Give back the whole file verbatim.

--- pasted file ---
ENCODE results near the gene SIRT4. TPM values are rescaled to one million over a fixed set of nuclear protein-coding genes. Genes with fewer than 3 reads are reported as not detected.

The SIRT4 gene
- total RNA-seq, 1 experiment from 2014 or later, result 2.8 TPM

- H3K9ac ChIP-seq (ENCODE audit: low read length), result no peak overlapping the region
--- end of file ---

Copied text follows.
ENCODE results near the gene SIRT4. TPM values are rescaled to one million over a fixed set of nuclear protein-coding genes. Genes with fewer than 3 reads are reported as not detected.

The SIRT4 gene
- total RNA-seq, 1 experiment from 2014 or later, result 2.8 TPM

- H3K9ac ChIP-seq (ENCODE audit: low read length), result no peak overlapping the region